In the 1950s, Moisan (1956) suggested that the herds on Mount Logan, Mount Albert and the McGerrigle Mountains could be relatively independent entities, but sightings made in the Mount Albert area in 1959 indicated that exchanges of individuals occurred between the Mount Albert and Mount Logan herds and the Mount Albert and McGerrigle Mountain herds (Rivard 1978) at that time. Exchanges between the Mount Albert and McGerrigle Mountain herds (Georges et al. 1975) as well as between mounts Albert and Logan were confirmed (Rivard 1978). Since the late 1970s, however, the situation appears to have changed. Telemetry studies by both Ouellet et al. (1996; 1987–1992) and Mosnier et al. (2003; 1998–2001) found that no exchanges took place between the three areas and concluded that the herds concerned should be considered three relatively independent subpopulations that nonetheless form a metapopulation. More recently, out of 43 radio-collared individuals (i.e., about 45% of the population) monitored from 2013 to 2016, only two females moved from the McGerrigle Mountains area to Mount Albert (F. Lesmerises, pers. comm.). Recent genetic analyses suggest that low but significant genetic differentiation exists between the McGerrigle Mountain caribou and those that occur on mounts Albert and Logan (Pelletier et al. 2018), and it appears that this differentiation has increased over the past 20 years. Thus, given that genetic exchanges between the groups are possible but likely rare, it is important to consider the Gaspésie caribou population as a set of two subpopulations forming a metapopulation (sensu Wells and Richmond 1995; Mosnier et al. 2003). This is especially important in view of the very small size of the Mount Albert and Mount Logan subpopulations, which exposes them to a risk of extinction that is of greater concern than the risk of extinction of the McGerrigle Mountain subpopulation (Frenette 2017).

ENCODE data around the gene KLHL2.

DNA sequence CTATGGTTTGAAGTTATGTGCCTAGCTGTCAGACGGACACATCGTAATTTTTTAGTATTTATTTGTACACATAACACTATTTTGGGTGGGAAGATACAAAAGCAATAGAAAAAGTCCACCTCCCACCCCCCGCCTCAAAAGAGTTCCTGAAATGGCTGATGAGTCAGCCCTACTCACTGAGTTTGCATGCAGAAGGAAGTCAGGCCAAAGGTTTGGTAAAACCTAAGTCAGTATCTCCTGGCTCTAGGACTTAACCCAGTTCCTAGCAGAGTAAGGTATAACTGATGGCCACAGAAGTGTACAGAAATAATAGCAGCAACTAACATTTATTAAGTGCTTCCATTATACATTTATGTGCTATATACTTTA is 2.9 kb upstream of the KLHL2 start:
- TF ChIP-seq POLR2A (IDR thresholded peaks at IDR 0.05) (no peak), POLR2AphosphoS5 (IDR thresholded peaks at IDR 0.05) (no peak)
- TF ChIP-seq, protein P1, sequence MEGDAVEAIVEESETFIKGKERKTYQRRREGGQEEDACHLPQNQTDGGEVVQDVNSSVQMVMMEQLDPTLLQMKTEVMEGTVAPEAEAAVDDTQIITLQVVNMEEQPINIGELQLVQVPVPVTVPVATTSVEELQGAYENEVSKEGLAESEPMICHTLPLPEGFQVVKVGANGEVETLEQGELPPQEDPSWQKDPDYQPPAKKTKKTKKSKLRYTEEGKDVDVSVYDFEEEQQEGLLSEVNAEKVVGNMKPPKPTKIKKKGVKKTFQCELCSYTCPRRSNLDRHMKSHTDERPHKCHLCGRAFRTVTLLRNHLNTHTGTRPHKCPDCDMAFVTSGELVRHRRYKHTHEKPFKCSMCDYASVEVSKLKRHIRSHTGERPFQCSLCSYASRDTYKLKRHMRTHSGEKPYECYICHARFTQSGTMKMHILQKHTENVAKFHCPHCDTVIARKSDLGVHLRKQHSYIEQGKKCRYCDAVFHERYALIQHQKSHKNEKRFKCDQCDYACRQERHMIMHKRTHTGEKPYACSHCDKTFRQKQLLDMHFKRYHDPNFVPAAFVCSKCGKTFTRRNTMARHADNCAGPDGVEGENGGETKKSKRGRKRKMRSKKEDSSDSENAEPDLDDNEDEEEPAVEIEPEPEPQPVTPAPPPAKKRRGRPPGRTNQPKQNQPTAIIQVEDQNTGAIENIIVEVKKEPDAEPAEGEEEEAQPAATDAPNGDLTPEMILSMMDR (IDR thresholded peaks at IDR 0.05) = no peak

Figure 2 shows the range of Gaspésie caribou. It encompasses the area south of Sainte-Anne-des-Monts and west of Murdochville. Four of the five protected areas (Parc national de la Gaspésie, Fernald ecological reserve, Irène-Fournier ecological reserve and Mont-Saint-Pierre ecological reserve) are located within the species range. The fifth protected area (Manche-d’Épée ecological reserve) is located north of Murdochville and east of the species’ range. The protected areas cover Mount Logan, Mount Albert and Mount Jacques-Cartier.
The delineation of the range and core range is based on telemetry caribou location data (VHF and GPS) collected between 1977 and 2016 (MFFP, unpubl. data; F. Lesmerises and M.-H. St-Laurent, unpubl. data). The range was delineated by means of a minimum complex polygon (MCP) encompassing 99% of the location data, to which a 10-km-wide area is added around the perimeter (this range is referred to as "99% MCP + 10 km"; Lesmerises and St-Laurent 2018). The core range was delineated using the kernel density estimation method and was performed by subsampling 1,000 locations per year, repeating the exercise 10 times and tallying the 10 estimates. An ad hoc smoothing factor based on the assumption of a bivariate normal distribution was used (Lesmerises and St-Laurent 2018). It should be noted that a small area resulting from this kernel density estimation that was located outside the range (west) was removed. The locations of calving sites were obtained from satellite (GPS) telemetry monitoring of 25 females (2, 5 and 18 in the areas of Mount Albert, Mount Logan and the McGerrigle Mountains, respectively), conducted between May 20 and June 20 from 2013 to 2016, for a total of 61 individuals-year. The locations (exact or estimated) of 41 calving sites were identified within the range (F. Lesmerises and M.-H. St-Laurent, unpubl. data). The information on the locations of calving sites is not exhaustive. Finally, the illustrated delineation of "LCMVF Habitat (LH) – 2011" corresponds to the habitat mapped by the Government of Quebec under the Regulation respecting wildlife habitats (c. C-61.1, r. 18) passed under the Act Respecting the Conservation and Development of Wildlife (CQLR, c. C-61.1) (LCMVF), last updated in 2011.